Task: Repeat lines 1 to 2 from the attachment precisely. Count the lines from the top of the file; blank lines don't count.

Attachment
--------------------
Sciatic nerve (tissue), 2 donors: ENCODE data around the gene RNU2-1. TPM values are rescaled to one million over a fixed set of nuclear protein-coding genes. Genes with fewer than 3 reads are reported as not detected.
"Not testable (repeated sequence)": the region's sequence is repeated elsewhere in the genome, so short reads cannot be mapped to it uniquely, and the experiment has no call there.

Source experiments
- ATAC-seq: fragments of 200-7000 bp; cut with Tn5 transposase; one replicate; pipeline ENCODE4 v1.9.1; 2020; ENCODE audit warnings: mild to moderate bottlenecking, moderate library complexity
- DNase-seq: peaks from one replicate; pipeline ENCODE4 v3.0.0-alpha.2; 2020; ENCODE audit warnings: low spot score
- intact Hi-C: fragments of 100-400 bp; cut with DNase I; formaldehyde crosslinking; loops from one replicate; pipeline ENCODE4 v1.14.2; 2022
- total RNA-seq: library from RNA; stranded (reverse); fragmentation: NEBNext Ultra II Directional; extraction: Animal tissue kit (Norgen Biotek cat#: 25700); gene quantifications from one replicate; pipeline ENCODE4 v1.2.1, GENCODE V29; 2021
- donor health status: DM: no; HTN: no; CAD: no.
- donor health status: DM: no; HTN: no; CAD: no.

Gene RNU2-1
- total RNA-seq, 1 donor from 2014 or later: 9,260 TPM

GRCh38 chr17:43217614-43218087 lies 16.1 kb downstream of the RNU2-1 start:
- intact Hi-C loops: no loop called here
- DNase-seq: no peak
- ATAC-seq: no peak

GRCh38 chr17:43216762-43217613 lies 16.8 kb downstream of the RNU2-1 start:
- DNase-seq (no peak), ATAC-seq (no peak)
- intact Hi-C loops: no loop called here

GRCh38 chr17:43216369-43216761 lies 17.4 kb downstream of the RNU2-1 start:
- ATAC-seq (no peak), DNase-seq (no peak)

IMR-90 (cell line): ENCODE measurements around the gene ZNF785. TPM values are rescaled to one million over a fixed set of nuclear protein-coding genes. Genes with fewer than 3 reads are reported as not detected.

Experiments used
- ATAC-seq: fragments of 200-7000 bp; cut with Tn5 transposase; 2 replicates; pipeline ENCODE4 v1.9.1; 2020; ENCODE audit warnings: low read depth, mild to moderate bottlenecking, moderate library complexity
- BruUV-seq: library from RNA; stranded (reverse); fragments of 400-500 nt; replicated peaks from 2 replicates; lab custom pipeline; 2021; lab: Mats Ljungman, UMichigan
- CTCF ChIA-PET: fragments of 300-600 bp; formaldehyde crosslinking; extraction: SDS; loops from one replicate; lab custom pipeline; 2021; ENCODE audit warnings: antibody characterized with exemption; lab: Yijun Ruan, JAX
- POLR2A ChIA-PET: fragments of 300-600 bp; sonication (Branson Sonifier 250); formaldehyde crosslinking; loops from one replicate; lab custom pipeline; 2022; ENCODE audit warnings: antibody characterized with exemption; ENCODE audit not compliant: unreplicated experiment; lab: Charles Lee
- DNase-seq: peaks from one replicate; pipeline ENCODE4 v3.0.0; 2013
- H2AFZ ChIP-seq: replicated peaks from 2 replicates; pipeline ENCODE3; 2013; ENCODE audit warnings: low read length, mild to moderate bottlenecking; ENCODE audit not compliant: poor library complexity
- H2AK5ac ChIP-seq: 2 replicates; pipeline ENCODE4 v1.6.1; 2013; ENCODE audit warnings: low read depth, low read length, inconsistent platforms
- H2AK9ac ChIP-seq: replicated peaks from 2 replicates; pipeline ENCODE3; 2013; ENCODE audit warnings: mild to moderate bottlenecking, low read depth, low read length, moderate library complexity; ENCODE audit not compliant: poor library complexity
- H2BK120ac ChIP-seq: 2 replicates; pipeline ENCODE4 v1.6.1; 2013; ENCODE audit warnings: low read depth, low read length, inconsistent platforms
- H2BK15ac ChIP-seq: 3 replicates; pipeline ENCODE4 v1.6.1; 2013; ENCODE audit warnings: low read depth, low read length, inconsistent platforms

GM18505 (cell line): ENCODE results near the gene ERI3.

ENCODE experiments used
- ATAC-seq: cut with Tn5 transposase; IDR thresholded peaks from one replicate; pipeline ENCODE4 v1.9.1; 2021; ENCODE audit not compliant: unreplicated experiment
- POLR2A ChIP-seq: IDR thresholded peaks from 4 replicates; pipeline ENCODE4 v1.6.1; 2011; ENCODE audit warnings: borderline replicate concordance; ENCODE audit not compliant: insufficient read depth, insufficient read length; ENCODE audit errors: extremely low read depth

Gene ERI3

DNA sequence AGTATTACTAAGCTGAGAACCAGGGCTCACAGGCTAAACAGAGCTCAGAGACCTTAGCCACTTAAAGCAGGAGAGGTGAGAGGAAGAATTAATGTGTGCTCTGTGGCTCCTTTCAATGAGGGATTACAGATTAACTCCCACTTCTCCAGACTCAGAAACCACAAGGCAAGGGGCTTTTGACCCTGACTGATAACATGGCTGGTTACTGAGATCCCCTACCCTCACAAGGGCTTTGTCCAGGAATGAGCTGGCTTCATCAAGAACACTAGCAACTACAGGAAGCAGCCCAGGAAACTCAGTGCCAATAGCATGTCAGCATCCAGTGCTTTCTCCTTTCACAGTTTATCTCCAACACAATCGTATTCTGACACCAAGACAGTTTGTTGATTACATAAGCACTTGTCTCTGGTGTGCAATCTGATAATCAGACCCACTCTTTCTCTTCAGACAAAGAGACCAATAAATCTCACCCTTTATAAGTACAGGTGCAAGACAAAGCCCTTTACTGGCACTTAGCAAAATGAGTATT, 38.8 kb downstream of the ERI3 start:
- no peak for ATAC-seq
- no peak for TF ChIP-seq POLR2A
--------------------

Sciatic nerve (tissue), 2 donors: ENCODE data around the gene RNU2-1. TPM values are rescaled to one million over a fixed set of nuclear protein-coding genes. Genes with fewer than 3 reads are reported as not detected.
"Not testable (repeated sequence)": the region's sequence is repeated elsewhere in the genome, so short reads cannot be mapped to it uniquely, and the experiment has no call there.